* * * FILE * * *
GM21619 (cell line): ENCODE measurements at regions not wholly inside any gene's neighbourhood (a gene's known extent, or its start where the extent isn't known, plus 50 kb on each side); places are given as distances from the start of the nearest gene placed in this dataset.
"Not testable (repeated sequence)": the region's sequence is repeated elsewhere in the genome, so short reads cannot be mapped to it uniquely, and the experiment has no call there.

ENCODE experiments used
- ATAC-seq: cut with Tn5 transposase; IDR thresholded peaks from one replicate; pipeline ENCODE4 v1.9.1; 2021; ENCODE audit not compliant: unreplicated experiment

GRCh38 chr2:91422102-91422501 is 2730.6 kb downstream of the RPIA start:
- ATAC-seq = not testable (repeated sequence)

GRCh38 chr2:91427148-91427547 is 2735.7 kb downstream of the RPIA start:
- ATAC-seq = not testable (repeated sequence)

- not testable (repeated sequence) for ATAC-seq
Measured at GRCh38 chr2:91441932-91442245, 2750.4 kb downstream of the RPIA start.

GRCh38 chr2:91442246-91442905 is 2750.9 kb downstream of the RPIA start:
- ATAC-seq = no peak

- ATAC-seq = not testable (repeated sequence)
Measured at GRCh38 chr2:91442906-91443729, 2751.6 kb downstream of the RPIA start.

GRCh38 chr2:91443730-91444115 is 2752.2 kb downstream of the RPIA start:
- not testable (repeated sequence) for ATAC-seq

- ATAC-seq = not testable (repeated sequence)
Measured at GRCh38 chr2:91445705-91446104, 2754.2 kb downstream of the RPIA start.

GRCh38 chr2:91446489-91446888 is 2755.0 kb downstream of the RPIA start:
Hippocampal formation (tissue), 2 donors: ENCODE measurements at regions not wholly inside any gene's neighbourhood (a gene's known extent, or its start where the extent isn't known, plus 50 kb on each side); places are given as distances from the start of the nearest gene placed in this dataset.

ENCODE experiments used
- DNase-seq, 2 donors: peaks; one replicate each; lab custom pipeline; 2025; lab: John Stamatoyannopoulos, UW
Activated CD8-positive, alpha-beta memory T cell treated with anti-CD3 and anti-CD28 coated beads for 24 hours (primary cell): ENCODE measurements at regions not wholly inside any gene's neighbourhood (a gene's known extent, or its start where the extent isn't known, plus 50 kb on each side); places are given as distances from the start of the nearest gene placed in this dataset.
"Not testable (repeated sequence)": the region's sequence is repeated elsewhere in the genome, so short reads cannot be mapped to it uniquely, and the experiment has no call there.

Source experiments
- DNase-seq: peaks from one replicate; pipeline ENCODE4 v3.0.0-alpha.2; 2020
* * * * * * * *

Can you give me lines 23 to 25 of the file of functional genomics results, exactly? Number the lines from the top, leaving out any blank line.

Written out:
Activated CD8-positive, alpha-beta memory T cell treated with anti-CD3 and anti-CD28 coated beads for 24 hours (primary cell): ENCODE measurements at regions not wholly inside any gene's neighbourhood (a gene's known extent, or its start where the extent isn't known, plus 50 kb on each side); places are given as distances from the start of the nearest gene placed in this dataset.
"Not testable (repeated sequence)": the region's sequence is repeated elsewhere in the genome, so short reads cannot be mapped to it uniquely, and the experiment has no call there.

Source experiments